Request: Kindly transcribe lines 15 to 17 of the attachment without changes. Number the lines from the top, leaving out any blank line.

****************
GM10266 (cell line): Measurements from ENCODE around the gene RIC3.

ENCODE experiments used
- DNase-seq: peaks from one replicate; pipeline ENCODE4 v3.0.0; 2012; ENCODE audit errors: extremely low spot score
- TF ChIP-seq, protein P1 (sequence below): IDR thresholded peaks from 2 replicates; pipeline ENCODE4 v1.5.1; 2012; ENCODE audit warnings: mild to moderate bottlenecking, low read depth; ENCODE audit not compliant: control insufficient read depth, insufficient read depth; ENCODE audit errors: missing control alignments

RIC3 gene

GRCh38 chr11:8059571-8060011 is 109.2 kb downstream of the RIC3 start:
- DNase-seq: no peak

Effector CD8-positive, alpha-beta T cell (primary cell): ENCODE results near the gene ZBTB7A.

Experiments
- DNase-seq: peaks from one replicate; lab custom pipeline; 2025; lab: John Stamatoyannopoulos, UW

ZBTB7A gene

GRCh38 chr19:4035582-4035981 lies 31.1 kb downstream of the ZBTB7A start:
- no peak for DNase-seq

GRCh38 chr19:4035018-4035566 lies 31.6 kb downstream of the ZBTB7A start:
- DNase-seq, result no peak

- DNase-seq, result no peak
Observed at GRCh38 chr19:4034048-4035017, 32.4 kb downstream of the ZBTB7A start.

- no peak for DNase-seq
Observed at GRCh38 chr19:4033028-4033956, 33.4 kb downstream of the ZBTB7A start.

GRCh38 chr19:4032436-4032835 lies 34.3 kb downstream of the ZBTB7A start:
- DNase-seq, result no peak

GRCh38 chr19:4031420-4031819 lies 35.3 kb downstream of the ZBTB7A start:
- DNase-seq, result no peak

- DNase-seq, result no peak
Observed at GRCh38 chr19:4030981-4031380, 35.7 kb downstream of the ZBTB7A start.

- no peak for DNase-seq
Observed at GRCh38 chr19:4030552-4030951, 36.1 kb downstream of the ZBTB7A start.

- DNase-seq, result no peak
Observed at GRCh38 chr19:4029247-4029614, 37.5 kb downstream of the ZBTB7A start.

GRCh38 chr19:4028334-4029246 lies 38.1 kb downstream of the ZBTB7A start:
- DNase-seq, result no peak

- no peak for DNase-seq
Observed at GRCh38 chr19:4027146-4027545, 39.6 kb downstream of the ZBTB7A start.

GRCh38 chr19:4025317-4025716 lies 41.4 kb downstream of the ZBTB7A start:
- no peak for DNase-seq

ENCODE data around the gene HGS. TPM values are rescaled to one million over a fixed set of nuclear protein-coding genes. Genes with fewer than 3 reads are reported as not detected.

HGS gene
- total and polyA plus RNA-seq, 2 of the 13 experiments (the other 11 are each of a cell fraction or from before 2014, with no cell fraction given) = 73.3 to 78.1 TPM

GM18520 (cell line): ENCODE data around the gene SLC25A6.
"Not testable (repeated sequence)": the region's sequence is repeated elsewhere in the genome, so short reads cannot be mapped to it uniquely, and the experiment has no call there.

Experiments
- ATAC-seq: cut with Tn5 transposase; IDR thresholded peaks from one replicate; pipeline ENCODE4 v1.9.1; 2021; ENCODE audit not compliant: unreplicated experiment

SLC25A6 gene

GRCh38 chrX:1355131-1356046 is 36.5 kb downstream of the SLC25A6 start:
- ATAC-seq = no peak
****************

- DNase-seq, result no peak

- DNase-seq, result no peak
Observed at GRCh38 chr19:4034048-4035017, 32.4 kb downstream of the ZBTB7A start.